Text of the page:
On Yigal Azrouël’s desk in his seventh-floor studio above New York’s West 39th Street sit a few knickknacks: a pair of beaten-up wooden bowling pins; a scuffed dumbbell; a shoe last the color of sand with cracks running up the heel. “I find things I like and keep them around,” the Israeli-born Azrouël says in his typically clipped way. His English, though quite good, is heavily accented, which may be why he’s inclined to speak in a succinct, almost blunt manner. Dressed in a gray T-shirt and dark jeans, Azrouël motions to the pieces, less objets d’art than flea market finds, and shrugs: “It’s not too perfect, you know? I like that.”
Perfection, it turns out, has never been Azrouël’s intent, something one might sense upon looking at the clothes he designs. His are of the distressed-glamour ilk, from raw-edged, loose-fitting dresses to snug, battered jackets. Necklines are often unfinished and seams exposed, while colors tend to veer into of-the-earth territory (mossy green, putty brown, slate and charcoal). His aversion to flawlessness is evident elsewhere, too: Though his appeal has seemed limited at times to a certain urban (read: thin) sophisticate, Azrouël fits every piece he produces in American sizes two through 12—a rarity in fashion. And while most male designers profess to “love women,” that sentiment rings closer to home for Azrouël, given that his five older sisters and mother, all of whom wear his clothes, span in age from 40 to 75. Pointing out the coltish to curvy range of mannequins in one corner of his studio, Azrouël sighs. “Women work so hard to look good, you know? So I want to work on proportion and length,” he says. “My vision is not about fantasy; it’s about reality. I design for women, and I have my eyes on what I want you to look like.”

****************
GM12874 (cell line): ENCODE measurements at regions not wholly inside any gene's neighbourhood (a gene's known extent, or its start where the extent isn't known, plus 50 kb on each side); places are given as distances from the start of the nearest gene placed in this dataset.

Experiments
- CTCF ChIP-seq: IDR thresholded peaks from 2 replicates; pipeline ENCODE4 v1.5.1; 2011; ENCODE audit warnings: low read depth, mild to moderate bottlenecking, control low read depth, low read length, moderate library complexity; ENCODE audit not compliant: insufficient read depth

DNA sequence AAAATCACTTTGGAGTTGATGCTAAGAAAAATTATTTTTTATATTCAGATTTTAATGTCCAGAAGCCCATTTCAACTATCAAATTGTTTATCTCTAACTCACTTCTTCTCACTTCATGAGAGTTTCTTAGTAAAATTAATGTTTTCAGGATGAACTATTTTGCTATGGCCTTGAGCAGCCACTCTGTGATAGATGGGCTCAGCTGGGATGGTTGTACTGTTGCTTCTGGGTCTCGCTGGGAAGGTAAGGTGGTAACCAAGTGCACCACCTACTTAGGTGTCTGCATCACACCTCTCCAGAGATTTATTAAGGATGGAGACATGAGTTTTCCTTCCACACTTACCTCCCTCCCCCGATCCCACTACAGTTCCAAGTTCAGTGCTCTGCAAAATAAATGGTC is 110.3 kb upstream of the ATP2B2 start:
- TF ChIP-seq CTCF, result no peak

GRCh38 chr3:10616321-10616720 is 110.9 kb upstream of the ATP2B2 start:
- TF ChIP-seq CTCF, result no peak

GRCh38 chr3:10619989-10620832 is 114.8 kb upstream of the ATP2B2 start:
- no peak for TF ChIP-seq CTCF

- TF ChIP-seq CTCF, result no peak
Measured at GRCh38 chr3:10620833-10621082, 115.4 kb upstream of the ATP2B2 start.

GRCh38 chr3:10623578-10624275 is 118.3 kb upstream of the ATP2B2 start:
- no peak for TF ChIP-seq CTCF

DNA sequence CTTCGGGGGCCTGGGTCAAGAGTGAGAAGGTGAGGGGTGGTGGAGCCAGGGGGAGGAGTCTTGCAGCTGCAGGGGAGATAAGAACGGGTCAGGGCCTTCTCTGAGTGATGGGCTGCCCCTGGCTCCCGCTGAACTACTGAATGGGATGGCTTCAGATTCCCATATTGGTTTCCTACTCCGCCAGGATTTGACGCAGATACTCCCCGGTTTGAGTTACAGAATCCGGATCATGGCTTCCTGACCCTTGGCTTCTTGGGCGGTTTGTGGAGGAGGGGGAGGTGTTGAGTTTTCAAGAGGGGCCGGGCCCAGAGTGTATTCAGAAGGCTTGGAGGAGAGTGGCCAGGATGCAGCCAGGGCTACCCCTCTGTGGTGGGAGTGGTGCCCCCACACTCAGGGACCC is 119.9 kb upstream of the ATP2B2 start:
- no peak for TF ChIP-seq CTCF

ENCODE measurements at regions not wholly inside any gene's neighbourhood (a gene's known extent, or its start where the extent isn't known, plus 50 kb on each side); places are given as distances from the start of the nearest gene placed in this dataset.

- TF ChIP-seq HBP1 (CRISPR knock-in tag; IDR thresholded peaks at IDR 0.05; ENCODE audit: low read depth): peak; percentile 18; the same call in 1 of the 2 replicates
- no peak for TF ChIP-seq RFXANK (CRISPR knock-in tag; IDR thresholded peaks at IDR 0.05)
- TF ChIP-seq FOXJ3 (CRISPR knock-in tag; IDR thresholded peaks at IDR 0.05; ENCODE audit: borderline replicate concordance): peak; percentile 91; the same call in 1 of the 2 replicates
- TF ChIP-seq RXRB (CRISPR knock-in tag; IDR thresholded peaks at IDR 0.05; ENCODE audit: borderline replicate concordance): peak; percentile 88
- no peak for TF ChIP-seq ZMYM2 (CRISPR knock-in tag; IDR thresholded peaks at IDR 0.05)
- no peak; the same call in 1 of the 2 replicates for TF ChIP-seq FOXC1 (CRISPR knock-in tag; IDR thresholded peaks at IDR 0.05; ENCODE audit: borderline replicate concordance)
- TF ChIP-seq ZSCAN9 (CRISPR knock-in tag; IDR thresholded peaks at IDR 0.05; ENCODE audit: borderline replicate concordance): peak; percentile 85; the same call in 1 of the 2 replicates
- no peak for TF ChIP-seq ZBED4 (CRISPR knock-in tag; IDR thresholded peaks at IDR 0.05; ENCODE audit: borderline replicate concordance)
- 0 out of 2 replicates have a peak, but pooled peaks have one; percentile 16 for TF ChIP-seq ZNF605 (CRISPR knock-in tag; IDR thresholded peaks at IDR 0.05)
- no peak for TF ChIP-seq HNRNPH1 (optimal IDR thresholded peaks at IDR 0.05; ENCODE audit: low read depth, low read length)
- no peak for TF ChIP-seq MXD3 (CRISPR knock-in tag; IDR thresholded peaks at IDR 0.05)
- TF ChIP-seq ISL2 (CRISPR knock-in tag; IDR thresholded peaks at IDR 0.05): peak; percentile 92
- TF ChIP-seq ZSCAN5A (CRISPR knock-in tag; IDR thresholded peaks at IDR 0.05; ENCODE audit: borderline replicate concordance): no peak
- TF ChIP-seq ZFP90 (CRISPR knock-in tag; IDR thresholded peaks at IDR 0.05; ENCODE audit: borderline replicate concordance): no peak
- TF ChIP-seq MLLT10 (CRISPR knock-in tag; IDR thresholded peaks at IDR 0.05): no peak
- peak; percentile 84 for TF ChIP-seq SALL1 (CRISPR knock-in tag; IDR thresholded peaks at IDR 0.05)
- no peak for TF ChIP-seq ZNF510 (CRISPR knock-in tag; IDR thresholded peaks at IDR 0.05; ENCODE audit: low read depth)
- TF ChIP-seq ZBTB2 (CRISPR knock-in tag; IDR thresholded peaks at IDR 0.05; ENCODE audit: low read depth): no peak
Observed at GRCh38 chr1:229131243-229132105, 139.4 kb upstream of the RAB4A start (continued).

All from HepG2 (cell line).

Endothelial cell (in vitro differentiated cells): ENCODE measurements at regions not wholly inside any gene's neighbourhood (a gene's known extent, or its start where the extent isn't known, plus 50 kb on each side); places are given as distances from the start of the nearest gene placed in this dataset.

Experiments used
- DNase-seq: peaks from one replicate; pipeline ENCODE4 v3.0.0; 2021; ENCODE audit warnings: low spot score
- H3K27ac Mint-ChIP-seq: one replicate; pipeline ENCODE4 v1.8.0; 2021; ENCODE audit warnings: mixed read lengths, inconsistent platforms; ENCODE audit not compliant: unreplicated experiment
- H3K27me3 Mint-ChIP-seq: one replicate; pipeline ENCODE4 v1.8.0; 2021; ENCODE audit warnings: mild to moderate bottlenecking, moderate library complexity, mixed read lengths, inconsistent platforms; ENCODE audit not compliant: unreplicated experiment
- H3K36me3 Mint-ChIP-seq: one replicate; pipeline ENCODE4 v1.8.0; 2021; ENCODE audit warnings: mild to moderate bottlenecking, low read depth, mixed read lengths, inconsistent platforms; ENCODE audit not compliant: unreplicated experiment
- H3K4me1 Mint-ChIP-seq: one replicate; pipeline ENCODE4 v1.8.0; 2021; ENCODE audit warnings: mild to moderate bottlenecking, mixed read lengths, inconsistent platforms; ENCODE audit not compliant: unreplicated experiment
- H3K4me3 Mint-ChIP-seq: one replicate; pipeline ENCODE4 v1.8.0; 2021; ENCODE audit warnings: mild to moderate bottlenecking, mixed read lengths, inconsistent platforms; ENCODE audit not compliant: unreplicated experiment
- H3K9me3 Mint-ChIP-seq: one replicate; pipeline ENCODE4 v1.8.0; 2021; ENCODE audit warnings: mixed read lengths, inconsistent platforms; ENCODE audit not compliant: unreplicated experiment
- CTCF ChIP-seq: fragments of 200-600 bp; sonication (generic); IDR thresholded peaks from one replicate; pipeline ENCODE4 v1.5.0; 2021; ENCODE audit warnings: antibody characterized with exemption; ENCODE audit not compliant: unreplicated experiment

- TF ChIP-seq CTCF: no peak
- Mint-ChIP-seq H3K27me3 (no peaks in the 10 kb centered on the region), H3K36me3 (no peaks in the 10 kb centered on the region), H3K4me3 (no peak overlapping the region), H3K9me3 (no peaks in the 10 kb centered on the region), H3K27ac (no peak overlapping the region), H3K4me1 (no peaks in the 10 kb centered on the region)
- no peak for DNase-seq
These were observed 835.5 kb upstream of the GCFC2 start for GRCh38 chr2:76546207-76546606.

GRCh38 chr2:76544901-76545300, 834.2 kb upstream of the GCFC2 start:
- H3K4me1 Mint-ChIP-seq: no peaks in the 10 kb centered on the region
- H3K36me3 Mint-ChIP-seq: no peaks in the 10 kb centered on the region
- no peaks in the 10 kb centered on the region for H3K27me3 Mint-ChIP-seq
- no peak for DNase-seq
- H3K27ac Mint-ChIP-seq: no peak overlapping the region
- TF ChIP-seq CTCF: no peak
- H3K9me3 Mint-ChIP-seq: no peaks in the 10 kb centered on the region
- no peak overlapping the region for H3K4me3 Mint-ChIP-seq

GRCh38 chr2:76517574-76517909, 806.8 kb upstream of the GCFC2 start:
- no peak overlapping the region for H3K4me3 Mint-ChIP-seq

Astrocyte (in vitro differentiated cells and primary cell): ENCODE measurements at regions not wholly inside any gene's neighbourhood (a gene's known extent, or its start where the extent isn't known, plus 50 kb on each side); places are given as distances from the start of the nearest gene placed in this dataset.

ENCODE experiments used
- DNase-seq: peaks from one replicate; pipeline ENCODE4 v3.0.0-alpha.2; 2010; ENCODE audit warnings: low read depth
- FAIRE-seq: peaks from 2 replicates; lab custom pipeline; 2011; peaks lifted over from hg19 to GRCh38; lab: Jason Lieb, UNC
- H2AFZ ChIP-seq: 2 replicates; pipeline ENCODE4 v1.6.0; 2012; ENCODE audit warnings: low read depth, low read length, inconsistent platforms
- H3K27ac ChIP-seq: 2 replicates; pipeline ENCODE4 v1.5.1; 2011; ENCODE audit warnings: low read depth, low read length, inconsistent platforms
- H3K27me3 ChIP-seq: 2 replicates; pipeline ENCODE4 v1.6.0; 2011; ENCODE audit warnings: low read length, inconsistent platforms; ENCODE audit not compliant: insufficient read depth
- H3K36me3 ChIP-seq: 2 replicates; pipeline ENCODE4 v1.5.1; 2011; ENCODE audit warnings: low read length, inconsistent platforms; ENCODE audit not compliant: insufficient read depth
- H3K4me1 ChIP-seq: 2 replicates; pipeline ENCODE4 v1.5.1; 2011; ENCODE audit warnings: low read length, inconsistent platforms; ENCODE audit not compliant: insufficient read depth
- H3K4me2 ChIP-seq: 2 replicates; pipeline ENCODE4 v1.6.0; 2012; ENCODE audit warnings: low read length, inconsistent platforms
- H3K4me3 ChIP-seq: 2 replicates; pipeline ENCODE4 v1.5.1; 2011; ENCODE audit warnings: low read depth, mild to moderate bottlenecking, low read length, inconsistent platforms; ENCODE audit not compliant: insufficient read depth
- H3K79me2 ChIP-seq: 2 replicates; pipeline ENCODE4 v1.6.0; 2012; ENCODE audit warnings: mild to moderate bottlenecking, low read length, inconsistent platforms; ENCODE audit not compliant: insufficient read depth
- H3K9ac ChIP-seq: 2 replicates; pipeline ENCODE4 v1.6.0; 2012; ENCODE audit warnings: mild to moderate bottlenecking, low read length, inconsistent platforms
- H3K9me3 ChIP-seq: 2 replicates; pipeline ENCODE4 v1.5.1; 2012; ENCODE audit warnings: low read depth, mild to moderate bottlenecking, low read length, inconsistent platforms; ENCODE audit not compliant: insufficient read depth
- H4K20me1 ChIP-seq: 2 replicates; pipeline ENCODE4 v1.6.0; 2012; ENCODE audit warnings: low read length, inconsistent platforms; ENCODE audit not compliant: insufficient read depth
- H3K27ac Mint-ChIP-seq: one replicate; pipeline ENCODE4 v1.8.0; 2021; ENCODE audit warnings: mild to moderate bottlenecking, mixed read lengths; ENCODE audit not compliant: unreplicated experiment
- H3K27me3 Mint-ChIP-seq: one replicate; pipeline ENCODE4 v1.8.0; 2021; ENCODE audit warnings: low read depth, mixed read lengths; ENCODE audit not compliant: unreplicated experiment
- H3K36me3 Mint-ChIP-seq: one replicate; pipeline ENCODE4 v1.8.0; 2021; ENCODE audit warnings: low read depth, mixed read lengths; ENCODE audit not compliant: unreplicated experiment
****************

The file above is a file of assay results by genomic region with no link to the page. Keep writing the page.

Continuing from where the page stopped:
It’s a look, in fact, that Azrouël, 36, has been honing since long before he arrived in the United States 12 years ago. The youngest of eight children (the girls, plus twin boys) raised by a sneaker importer and a housewife in the port city of Ashdod, Azrouël recalls a youth spent on the water, surfing and lounging at the beach. Though not the sort to hurry home with a stash of fashion magazines peeking out from under his algebra homework, he did develop a taste for clothes early on. “I would always go shopping with my sisters, get taken to give my opinion on what they were wearing,” he says. Then, as all Israeli citizens are required to do, Azrouël joined the military at age 18 and served in the army for three years. It was a period during which he ruminated on what he might do with the rest of his life and how that thing might get him “out in the world” (surfing, he realized, would not be his meal ticket). There weren’t many options, but there was family: Once discharged, Azrouël booked a flight to Washington, D. C., to bunk there with one of his sisters, her husband and her husband’s mother. “A bit bored,” Azrouël began spending time with the mother-in-law, who just happened to have a sewing machine. He bought jersey fabric (“It was cheap”), and she taught him how to make things. Fortunately, he says, “she was very patient.” Some dresses, some blouses—basic fare, Azrouël is quick to point out—and he was hooked. Off to New York he went, and that’s where things got tricky for a bit.